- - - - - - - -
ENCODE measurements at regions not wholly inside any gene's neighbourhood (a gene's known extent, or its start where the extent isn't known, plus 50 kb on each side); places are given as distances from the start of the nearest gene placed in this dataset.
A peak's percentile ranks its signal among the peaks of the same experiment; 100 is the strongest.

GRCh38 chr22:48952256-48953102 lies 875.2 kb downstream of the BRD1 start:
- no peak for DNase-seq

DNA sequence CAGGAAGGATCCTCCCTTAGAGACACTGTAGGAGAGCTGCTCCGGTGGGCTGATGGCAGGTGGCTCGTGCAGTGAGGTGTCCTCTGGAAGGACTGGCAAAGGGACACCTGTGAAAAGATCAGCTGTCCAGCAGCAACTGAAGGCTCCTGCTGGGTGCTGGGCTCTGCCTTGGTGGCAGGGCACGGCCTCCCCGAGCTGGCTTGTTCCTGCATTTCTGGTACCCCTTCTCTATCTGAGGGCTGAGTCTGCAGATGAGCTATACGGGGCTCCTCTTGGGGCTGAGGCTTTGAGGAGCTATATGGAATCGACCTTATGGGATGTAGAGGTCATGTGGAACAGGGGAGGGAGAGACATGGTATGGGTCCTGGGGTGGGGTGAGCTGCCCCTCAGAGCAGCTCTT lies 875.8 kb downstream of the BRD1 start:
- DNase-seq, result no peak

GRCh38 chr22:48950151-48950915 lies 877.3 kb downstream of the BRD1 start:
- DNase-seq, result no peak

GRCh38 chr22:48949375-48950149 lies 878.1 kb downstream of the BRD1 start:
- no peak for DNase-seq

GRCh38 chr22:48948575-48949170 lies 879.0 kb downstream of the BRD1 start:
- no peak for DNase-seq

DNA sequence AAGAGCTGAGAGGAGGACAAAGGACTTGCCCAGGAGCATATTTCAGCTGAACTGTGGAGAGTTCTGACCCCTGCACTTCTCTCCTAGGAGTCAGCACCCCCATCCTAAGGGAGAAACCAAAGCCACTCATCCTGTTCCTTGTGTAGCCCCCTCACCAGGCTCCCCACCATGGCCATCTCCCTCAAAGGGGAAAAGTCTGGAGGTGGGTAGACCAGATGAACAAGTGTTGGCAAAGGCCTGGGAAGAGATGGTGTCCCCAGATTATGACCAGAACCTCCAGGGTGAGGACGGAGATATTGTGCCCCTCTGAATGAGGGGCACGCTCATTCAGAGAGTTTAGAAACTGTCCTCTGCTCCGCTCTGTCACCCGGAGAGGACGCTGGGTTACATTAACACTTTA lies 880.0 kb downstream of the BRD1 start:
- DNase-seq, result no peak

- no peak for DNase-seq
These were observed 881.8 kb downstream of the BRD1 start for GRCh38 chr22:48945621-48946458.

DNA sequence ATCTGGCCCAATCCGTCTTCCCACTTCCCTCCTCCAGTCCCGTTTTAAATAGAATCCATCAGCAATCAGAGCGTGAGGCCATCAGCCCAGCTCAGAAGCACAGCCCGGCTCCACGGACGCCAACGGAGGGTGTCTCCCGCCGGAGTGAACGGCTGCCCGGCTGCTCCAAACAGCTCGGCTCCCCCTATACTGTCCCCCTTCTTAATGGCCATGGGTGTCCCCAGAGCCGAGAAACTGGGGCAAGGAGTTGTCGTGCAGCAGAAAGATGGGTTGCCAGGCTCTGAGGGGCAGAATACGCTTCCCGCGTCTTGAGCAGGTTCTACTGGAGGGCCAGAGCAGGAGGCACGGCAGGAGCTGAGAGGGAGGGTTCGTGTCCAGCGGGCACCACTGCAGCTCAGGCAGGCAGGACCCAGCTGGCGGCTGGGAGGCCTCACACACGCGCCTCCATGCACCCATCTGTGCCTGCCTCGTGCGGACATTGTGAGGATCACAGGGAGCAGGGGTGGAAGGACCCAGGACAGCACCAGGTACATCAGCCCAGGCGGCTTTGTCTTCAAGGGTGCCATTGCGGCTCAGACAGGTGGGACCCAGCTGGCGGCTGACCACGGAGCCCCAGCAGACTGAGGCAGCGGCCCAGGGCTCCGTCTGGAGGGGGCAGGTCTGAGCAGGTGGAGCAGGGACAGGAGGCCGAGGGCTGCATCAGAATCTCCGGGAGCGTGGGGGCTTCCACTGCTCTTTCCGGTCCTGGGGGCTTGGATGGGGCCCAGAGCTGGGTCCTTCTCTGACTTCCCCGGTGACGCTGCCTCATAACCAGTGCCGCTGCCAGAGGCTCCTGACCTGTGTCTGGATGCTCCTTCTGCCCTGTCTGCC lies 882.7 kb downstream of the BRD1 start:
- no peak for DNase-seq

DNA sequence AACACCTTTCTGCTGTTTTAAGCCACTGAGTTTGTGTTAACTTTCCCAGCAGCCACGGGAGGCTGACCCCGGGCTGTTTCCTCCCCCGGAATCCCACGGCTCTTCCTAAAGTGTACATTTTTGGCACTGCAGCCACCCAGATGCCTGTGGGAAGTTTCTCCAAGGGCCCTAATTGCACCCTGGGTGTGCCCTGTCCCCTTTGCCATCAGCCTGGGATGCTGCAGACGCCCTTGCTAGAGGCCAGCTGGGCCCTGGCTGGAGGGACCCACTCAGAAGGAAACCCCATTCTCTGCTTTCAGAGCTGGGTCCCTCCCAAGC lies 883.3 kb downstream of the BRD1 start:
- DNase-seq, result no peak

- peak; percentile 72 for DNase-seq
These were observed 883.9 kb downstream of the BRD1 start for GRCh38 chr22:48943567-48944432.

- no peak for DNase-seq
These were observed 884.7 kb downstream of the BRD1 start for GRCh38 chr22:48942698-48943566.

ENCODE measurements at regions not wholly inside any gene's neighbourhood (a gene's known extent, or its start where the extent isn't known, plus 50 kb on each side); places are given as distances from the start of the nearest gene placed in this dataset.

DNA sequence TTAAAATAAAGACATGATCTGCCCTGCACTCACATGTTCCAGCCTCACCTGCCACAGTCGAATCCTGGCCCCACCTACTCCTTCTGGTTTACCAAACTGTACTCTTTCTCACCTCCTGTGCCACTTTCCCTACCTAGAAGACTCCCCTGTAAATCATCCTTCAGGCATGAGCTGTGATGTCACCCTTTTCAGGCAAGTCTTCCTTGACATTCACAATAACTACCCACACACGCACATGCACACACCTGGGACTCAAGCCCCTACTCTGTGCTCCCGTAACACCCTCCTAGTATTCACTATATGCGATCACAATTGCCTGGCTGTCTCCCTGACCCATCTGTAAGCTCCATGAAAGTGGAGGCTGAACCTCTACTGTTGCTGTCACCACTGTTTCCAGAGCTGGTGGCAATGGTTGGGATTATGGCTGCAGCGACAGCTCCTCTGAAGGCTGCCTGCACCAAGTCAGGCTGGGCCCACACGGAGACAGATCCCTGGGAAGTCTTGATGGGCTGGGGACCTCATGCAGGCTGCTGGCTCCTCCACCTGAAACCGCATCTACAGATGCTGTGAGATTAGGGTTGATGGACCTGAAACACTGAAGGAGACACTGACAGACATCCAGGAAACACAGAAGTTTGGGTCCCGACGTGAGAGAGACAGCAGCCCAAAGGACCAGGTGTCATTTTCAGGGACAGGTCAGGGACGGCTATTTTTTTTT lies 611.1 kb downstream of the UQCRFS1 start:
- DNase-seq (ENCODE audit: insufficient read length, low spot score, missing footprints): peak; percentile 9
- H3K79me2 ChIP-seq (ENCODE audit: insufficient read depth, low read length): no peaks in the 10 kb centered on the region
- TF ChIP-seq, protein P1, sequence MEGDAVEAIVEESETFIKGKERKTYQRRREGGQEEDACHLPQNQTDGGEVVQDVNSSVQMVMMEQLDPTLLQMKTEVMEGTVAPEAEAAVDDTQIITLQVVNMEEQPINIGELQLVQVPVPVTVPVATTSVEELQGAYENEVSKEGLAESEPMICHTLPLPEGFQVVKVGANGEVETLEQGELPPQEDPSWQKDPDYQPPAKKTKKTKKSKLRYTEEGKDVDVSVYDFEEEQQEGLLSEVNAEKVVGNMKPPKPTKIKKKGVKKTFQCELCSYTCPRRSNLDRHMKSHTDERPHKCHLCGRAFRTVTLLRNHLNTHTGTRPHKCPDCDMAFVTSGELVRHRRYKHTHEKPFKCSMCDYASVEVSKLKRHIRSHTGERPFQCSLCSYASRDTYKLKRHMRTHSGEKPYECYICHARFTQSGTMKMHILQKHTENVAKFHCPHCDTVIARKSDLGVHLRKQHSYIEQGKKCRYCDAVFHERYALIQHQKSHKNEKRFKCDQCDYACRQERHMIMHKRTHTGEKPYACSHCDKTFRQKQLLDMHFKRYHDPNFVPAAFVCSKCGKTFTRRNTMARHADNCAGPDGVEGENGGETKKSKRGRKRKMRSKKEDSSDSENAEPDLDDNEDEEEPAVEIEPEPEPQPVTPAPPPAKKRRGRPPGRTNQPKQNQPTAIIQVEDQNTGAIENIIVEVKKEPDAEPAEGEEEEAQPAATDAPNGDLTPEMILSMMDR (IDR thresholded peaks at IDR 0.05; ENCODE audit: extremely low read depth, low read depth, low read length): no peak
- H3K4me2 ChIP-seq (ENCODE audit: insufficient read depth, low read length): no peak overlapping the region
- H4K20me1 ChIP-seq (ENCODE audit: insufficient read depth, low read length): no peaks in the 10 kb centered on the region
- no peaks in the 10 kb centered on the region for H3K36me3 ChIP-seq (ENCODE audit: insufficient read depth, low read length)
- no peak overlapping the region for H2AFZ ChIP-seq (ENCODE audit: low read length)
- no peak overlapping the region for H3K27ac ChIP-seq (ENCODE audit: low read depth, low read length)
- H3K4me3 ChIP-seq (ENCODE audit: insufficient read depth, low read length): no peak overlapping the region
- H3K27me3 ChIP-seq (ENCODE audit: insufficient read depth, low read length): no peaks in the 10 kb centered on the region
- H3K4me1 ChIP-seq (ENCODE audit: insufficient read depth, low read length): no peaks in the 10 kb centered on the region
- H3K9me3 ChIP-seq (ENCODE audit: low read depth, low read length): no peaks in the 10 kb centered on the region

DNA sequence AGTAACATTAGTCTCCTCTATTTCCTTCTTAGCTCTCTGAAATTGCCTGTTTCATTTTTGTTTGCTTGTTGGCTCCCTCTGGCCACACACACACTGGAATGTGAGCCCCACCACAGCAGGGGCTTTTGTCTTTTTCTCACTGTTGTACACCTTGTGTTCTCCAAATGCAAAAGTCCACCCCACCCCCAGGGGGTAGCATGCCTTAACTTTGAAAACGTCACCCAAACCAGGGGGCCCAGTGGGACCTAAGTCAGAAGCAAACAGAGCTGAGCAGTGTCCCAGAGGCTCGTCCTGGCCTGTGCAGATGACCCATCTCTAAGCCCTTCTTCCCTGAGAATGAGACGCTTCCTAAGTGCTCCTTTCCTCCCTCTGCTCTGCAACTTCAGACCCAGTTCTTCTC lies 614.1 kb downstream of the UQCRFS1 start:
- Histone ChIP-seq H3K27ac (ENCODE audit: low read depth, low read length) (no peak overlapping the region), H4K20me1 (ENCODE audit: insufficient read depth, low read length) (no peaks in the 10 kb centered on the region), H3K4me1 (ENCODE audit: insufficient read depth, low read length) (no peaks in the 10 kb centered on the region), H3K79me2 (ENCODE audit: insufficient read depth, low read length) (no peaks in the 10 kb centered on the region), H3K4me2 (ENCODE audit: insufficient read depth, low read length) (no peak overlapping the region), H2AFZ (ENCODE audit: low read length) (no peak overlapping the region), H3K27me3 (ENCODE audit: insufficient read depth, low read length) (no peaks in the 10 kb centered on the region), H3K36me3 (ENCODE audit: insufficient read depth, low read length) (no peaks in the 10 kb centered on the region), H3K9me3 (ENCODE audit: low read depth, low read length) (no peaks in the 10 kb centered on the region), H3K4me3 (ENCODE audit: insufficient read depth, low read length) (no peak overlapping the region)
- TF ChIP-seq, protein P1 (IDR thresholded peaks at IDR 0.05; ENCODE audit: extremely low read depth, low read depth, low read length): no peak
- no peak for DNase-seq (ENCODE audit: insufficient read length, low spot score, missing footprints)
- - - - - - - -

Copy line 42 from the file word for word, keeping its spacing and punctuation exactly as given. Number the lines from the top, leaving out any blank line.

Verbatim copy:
- no peak for DNase-seq (ENCODE audit: insufficient read length, low spot score, missing footprints)